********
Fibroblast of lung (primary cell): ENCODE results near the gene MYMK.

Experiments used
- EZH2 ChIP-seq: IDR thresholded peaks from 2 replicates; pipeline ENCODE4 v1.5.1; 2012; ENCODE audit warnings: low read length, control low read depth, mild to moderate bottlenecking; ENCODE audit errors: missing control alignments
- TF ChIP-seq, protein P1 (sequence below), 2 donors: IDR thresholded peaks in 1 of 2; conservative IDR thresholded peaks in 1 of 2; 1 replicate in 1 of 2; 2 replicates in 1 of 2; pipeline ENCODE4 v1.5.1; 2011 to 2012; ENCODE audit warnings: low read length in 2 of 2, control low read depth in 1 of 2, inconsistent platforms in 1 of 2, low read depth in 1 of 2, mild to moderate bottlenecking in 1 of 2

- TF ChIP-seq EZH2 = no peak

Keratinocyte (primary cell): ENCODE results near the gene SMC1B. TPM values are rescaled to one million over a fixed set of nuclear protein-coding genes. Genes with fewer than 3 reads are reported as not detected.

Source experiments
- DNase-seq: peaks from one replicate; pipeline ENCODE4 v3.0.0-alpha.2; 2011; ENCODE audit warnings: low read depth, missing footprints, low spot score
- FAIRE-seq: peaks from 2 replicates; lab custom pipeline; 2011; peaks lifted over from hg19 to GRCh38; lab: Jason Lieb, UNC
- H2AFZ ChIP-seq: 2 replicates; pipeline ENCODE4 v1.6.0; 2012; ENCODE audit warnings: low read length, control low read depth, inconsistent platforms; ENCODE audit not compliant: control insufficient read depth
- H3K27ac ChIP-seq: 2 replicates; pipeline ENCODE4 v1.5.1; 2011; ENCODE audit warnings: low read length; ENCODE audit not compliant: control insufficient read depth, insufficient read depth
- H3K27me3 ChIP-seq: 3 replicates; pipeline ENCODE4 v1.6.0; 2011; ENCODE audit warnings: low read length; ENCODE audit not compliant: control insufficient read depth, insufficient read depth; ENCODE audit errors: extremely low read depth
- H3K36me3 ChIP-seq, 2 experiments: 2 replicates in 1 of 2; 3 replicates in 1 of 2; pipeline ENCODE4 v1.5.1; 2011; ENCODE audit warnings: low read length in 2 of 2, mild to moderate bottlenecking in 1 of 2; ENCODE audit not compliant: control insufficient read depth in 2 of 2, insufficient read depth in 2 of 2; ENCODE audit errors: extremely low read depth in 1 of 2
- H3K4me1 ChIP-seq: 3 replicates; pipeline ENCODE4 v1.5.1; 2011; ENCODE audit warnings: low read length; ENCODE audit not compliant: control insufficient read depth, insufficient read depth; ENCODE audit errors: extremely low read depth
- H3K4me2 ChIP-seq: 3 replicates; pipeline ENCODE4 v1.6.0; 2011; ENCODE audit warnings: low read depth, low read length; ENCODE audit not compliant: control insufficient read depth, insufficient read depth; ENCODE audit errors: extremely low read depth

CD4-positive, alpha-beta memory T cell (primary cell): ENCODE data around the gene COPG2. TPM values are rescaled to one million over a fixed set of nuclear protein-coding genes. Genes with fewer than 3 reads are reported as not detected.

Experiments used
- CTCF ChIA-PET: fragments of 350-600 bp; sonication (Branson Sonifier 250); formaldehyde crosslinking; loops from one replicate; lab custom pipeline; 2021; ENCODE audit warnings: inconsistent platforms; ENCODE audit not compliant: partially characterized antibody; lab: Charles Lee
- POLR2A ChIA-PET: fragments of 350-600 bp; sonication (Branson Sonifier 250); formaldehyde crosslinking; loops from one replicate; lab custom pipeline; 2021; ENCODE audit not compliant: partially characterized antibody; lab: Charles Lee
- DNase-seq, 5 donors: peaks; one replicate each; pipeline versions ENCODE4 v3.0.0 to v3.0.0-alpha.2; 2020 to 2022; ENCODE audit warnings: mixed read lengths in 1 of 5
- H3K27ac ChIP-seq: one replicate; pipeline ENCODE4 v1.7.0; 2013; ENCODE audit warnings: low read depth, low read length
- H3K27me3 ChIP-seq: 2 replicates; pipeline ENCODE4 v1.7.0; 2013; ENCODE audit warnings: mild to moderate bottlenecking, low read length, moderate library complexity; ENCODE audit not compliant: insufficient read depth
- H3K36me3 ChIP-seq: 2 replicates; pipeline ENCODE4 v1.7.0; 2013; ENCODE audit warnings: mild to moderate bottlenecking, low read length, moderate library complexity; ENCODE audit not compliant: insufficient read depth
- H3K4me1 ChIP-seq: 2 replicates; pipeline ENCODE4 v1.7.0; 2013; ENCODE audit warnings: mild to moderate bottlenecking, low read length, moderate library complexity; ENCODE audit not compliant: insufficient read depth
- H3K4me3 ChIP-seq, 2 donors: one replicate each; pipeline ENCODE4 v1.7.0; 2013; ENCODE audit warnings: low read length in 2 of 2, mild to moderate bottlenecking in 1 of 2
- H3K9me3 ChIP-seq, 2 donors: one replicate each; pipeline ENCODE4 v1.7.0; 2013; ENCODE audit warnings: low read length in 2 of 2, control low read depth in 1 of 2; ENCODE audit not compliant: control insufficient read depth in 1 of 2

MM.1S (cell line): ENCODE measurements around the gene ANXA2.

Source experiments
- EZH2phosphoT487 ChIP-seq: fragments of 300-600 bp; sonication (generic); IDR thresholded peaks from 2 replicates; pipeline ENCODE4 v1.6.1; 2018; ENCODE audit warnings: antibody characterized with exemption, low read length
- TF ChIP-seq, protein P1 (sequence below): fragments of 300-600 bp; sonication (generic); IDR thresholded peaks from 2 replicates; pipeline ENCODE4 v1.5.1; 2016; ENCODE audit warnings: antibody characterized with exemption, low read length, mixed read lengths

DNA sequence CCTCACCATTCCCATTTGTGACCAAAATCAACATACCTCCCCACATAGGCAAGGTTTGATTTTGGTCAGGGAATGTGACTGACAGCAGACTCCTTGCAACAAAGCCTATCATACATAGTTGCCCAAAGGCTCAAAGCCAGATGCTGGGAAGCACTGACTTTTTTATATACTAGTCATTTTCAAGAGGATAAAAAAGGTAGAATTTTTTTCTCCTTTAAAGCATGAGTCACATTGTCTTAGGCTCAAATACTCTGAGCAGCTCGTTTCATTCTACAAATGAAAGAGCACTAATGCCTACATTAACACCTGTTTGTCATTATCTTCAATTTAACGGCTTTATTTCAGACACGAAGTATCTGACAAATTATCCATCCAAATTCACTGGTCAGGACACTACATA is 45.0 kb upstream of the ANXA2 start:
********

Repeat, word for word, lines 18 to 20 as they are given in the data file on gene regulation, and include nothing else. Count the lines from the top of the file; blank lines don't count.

- CTCF ChIA-PET: fragments of 350-600 bp; sonication (Branson Sonifier 250); formaldehyde crosslinking; loops from one replicate; lab custom pipeline; 2021; ENCODE audit warnings: inconsistent platforms; ENCODE audit not compliant: partially characterized antibody; lab: Charles Lee
- POLR2A ChIA-PET: fragments of 350-600 bp; sonication (Branson Sonifier 250); formaldehyde crosslinking; loops from one replicate; lab custom pipeline; 2021; ENCODE audit not compliant: partially characterized antibody; lab: Charles Lee
- DNase-seq, 5 donors: peaks; one replicate each; pipeline versions ENCODE4 v3.0.0 to v3.0.0-alpha.2; 2020 to 2022; ENCODE audit warnings: mixed read lengths in 1 of 5